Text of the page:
There’s a lot of information out there on how to make your home more energy efficient. While it’s all meant to be helpful, some of the advice is not the most practical. Not all of us can afford to install solar panels or to buy all new appliances. With that in mind, we’ve brought you a few budget-friendly ways to save on energy. Read on to learn how to start lowering your utility bills.
Get an energy audit
If you’re unsure of where to start with making your home more energy efficient, having an energy audit done is a great first step. Also known as an energy assessment, these audits are designed to take stock of how much energy your home is currently using, to identify problem areas where energy might be being wasted and to offer suggestions on how to solve those issues.
As for how to get an auditor out to your home, calling your electric or gas utility company may be your best bet. There’s a good chance they’ll either conduct assessments themselves or be able to recommend local auditors. However, if not, the Residential Energy Services Network offers a search directory for qualified professionals. Just remember to always do your research before hiring any service provider to come into your home.
Insulate your attic
Your attic isn’t just a place to store your excess belongings. It’s also one of the places in your home that’s most likely to let cool air out. This, in turn, causes your HVAC systems to have to work harder, using more energy overall. However, by adding some extra insulation, you can go a long way towards keeping your temperature-controlled air where it belongs.
According to the Environmental Protection Agency, you can save an average of 15% on heating and cooling costs — and an average of 11% on total energy costs — by taking the time to properly insulate your home. Here, they especially recommend insulating attics, crawl spaces and floors.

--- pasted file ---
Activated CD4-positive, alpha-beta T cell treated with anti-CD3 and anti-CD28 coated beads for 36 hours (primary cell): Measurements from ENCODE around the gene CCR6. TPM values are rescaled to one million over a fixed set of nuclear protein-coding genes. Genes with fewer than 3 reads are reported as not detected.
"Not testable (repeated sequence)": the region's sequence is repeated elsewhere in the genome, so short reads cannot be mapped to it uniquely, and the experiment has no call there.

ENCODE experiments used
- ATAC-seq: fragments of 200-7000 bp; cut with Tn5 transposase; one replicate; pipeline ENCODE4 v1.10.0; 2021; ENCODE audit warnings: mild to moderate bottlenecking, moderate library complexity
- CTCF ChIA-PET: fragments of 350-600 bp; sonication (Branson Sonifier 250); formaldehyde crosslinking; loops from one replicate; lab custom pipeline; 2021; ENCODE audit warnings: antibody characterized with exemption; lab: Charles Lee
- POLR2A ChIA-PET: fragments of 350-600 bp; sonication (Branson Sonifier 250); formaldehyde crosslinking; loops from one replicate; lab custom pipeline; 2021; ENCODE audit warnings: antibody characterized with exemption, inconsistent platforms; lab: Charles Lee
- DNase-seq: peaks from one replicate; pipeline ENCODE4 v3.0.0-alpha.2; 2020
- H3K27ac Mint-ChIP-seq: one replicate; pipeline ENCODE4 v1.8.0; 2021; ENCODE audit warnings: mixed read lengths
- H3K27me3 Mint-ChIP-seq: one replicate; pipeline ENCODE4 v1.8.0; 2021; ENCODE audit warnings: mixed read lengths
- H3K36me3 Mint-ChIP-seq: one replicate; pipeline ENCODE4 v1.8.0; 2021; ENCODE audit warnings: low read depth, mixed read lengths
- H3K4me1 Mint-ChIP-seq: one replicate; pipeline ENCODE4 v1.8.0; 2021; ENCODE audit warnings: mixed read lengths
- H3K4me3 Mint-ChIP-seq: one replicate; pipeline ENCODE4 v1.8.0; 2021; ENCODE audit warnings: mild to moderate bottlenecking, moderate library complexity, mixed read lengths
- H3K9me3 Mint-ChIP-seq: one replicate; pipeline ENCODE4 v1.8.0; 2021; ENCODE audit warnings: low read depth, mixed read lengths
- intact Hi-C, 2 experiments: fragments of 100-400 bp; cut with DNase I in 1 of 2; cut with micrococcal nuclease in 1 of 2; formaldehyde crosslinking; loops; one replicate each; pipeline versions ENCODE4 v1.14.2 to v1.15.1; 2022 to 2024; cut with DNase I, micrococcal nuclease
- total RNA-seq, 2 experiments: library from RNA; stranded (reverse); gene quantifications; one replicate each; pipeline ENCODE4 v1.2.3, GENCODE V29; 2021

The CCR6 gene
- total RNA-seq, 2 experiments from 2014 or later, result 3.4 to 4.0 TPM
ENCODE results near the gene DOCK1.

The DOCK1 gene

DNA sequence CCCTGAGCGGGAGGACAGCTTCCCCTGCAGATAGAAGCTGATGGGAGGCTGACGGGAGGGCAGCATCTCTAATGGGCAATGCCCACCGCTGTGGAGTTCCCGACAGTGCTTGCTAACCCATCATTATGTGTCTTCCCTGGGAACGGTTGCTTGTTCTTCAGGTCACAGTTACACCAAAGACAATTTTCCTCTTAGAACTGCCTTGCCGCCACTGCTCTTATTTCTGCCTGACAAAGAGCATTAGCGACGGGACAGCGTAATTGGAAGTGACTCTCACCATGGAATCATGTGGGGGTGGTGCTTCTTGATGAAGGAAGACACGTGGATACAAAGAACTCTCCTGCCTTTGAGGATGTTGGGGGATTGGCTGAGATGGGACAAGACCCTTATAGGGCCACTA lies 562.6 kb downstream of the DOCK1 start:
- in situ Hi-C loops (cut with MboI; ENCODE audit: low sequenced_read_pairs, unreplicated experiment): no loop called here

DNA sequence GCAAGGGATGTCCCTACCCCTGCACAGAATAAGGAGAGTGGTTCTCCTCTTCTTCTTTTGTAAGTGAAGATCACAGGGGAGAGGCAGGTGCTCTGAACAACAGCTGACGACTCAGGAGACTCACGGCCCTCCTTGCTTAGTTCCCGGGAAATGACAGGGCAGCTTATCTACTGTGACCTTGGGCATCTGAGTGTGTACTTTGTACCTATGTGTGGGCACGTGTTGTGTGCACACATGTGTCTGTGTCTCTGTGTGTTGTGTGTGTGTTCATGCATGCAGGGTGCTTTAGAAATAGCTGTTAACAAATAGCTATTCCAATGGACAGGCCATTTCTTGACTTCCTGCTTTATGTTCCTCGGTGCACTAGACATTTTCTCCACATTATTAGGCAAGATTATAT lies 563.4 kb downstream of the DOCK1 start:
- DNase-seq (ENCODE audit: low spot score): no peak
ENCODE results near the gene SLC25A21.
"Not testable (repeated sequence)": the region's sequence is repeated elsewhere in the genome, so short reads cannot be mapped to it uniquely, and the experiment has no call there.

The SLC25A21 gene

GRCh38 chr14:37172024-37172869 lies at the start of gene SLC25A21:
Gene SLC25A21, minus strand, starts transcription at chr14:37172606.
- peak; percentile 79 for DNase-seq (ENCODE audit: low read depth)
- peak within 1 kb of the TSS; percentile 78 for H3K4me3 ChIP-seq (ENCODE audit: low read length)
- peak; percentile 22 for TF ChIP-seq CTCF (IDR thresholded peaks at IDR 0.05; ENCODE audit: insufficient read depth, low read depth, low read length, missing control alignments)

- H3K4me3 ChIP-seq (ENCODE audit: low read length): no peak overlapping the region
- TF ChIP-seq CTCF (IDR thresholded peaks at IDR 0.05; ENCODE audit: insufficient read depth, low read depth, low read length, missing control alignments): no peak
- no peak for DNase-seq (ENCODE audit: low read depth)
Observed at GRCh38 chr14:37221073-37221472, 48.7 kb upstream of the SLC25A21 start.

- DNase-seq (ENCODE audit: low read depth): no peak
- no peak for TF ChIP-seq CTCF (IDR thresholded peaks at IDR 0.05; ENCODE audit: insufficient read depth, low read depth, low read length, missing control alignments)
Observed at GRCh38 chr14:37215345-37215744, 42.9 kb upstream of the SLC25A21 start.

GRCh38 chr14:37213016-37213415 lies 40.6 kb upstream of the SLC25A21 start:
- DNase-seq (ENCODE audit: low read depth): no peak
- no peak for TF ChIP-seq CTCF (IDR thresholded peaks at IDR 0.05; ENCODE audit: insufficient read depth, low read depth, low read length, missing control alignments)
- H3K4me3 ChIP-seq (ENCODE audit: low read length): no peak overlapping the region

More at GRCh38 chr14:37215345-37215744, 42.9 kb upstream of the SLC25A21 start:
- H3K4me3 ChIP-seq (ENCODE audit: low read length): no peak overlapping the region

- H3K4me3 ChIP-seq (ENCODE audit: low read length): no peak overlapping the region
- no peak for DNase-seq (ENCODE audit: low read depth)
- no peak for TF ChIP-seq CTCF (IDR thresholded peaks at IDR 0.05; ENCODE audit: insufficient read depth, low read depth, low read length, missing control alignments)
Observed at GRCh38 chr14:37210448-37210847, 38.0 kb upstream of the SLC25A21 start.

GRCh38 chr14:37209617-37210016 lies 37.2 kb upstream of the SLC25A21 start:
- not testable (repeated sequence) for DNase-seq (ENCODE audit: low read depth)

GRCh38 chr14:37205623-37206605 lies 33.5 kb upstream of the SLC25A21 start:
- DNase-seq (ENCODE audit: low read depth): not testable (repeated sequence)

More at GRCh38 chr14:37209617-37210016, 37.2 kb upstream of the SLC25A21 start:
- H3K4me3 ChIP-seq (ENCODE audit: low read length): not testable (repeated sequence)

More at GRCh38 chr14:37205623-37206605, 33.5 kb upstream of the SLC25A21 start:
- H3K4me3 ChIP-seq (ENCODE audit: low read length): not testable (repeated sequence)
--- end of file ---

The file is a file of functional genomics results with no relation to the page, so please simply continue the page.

Seal drafty doors and windows
In addition to insulating the attic, you can also take care of any drafty doors and windows that might be allowing cool air to escape your home. While an energy auditor will be able to identify these “cold spots” during your assessment, you can DIY this task just by paying attention to where you can feel drafts coming through on windy days.
As far as how to do the sealing, this is definitely one home maintenance task where you won’t need to call in a professional. Adhesive sealing strips are sold at nearly every home improvement store. Once you have the strips in hand, it’s simply a matter of measuring the area you need to seal, cutting the strip to size and applying it securely.
Change your light bulbs
If you can’t afford to splurge on a new energy-efficient appliance package or to upgrade to solar panels, replacing the light bulbs in your home is one of the fastest and most affordable ways to make a difference in your energy usage. This move can help you save around 5% on your total energy bills.
In terms of which lighting options offer the biggest savings, you have three choices:
Halogen incandescents are popular bulbs because they come in a wide range of shapes and colors. In addition, they tend to work well with dimmer switches. However, while they do meet the minimum energy-efficiency standard, they are not the most efficient option that’s currently available on the market.
Compact fluorescent lamps (CFLs):
CFLs are where you really start to see energy savings. These bulbs use about one-fourth the energy of traditional incandescent options. They also are said to last up to ten times as long. While these bulbs did not offer a lot of variety when they first came out, they are starting to become available in more shades and colors.
Light emitting diodes (LEDs):
Though LED lights have been traditionally used in outdoor applications, they are becoming more commonplace in indoor settings. LEDs use only 20% to 25% of the energy and last 15 to 25 times longer than the traditional incandescent bulbs they replace. They also use 25% to 30% of the energy and last 8 to 25 times longer than halogen incandescents.
Unplug energy vampires
This last tip is more of an ongoing effort than a one-time task. Though it may be convenient to leave electronics plugged in even when you’re not using them, the reality is that unless they are certified as energy-saving, they are likely wasting energy. Directenergy.com estimates that you can save $100 to $200 per year simply by unplugging these devices when they’re not in use.